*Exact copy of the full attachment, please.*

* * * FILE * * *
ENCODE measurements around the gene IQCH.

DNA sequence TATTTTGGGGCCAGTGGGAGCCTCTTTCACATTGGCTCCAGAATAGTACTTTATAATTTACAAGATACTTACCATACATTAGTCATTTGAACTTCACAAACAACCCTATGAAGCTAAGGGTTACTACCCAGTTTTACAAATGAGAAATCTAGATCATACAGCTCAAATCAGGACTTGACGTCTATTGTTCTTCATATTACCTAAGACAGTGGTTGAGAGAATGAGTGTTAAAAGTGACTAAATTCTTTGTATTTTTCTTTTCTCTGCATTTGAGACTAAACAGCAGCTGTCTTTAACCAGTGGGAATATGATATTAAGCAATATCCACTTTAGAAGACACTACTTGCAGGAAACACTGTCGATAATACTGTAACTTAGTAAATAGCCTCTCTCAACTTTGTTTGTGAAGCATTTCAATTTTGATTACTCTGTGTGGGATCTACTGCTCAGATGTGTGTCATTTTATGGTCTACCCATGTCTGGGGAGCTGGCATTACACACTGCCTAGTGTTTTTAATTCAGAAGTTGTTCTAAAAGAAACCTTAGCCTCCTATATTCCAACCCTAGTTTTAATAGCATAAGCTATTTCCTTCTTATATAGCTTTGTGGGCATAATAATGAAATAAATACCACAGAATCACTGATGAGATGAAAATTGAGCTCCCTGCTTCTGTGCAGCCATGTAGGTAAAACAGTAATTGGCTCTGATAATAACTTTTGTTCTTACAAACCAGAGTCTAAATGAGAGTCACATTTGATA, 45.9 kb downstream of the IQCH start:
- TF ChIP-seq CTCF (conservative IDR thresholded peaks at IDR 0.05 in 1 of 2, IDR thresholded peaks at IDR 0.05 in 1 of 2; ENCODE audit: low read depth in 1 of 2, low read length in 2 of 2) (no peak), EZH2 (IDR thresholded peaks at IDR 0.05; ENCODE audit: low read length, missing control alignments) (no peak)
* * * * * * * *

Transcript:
ENCODE measurements around the gene IQCH.

DNA sequence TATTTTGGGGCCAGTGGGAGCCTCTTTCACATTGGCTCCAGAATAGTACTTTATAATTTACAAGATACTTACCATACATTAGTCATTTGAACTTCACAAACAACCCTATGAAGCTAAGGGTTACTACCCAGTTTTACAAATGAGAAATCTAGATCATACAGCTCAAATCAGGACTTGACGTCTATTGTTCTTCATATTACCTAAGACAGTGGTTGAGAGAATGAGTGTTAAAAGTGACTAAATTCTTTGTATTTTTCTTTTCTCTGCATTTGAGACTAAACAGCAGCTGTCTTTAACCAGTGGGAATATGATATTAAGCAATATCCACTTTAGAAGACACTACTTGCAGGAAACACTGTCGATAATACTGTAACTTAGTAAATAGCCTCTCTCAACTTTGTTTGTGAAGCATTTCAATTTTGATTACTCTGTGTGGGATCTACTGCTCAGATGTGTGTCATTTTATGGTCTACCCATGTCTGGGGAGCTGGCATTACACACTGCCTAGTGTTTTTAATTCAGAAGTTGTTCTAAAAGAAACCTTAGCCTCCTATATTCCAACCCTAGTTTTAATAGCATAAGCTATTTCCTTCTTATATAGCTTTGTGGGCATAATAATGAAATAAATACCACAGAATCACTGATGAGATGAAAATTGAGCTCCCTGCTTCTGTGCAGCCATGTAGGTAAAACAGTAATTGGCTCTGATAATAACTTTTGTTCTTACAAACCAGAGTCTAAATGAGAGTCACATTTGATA, 45.9 kb downstream of the IQCH start:
- TF ChIP-seq CTCF (conservative IDR thresholded peaks at IDR 0.05 in 1 of 2, IDR thresholded peaks at IDR 0.05 in 1 of 2; ENCODE audit: low read depth in 1 of 2, low read length in 2 of 2) (no peak), EZH2 (IDR thresholded peaks at IDR 0.05; ENCODE audit: low read length, missing control alignments) (no peak)